The use of library statistics has been on the professional agenda for at least four decades, culminating in the National Information Standards Organisation’s Information Services and Use: Metrics and Statistics for Libraries and Information Providers: Data Dictionary.  Although the standard is not comprehensive in scope, it provides a framework of common elements pertaining to libraries of various types and responds to a NISO forum on the subject, held in February 2001, on the critical need for systematic data collection and methodologies to support research and analysis on the performance and effectiveness of libraries in the USA.

Currently, Australian libraries are able to draw on some public library, archive and museum data produced by the Australian Bureau of Statistics.  The Council of Australian University Librarians (CAUL) produces regular statistics on university libraries.  Assumptions can be made from statistics produced by overseas bodies , such as the Association of Research Libraries and occasional reports by OCLC.  And there is a large body of international and local research on particular issues such as library users, often incorporate quantitative and qualitative data.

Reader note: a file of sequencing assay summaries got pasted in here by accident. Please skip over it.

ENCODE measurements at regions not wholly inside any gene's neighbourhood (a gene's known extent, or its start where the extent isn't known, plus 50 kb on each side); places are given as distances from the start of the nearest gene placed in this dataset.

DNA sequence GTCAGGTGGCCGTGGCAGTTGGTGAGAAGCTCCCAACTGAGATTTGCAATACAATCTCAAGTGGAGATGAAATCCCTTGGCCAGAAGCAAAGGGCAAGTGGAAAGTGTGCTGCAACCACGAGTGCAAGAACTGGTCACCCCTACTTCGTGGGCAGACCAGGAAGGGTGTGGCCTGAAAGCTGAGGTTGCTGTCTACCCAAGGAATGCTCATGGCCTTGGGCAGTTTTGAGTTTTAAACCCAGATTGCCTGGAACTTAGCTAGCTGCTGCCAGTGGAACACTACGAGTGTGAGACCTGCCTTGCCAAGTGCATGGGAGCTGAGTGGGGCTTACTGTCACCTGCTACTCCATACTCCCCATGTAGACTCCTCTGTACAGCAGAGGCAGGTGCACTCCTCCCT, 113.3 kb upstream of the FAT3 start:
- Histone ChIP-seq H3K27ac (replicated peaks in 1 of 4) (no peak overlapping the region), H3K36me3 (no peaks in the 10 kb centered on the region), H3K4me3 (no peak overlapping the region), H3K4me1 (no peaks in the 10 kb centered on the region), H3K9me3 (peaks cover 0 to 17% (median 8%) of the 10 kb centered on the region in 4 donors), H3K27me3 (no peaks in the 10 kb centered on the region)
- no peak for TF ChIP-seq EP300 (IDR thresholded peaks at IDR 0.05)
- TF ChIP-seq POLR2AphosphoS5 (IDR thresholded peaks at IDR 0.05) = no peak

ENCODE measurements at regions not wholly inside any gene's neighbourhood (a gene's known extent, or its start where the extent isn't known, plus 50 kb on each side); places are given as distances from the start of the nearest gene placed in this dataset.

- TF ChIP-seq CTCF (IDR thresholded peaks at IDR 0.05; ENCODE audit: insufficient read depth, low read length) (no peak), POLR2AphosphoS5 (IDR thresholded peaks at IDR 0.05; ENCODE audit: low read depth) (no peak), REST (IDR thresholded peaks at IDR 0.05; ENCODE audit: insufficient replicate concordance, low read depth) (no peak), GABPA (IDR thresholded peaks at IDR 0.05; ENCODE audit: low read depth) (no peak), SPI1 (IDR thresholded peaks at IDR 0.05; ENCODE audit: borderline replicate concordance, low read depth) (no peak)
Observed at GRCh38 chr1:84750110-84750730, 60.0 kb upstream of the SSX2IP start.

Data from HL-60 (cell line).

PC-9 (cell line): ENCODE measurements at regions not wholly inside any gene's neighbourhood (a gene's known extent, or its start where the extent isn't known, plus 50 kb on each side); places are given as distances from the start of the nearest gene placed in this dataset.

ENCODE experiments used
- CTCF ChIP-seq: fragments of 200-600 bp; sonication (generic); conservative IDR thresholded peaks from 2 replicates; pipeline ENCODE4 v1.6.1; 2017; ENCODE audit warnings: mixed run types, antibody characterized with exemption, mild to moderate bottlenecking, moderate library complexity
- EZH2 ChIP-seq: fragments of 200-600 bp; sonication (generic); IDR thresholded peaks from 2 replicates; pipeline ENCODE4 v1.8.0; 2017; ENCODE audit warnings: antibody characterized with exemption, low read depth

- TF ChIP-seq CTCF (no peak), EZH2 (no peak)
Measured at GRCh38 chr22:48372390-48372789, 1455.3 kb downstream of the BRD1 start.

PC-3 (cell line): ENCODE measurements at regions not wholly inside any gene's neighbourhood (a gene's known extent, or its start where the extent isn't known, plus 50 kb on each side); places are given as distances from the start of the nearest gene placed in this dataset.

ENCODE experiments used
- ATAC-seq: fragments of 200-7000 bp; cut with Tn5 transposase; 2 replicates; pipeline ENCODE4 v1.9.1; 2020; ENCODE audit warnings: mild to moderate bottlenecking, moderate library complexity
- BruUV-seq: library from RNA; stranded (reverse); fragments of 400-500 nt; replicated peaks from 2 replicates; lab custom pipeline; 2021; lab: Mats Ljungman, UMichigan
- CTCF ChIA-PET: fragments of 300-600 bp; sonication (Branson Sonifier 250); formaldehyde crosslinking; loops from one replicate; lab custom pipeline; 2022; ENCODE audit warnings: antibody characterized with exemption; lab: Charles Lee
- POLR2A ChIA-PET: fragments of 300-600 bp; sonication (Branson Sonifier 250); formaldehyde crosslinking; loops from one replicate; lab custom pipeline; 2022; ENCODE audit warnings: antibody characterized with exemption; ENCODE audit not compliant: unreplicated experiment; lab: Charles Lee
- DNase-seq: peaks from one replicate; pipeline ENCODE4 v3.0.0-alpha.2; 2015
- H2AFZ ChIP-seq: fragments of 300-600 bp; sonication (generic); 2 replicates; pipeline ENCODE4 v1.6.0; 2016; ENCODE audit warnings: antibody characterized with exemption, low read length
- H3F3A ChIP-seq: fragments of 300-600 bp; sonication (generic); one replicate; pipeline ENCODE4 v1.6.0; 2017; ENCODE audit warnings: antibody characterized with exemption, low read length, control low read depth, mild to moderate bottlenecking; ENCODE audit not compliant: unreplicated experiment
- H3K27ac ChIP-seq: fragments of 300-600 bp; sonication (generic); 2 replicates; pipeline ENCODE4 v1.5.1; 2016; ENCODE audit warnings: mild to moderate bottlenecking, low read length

The Australian Library and Information Association (ALIA) has sensed the importance of the issue.

In 1998, it published The Value of Libraries and Library Professionals to Australia’s Top 100 Companies, which concluded, that negative perceptions of the value of corporate libraries were influenced by, among other things, lack of uniform metrics.  ALIA’s publication, Library Industry Statistics in Australia (Averill Edwards, 2000) recommended a central database of statistical information.  Its Scoping Paper on Information on the Australian Library and Information Sector (Alison Batterham, 2001) identified sectors in which there were statistical gaps and lack of information.

More recently, Ian McCallum and Sherrey Quinn, in Valuing Libraries (Australian Library Journal February 2004), surveying the literature of the past decade, echo NISO and Edwards in calling for the systematic collection of data which can be compared nationally.

Maureen Nimon, in School Libraries in Australia, highlighting the absence of nation-wide data on school libraries, tells us about the difficulties of collecting such statistics when bureaucracies are churning, and relationships between national and state government authorities keep on changing.  The complexity of the school environment also makes it difficult to handle the variables of library quality.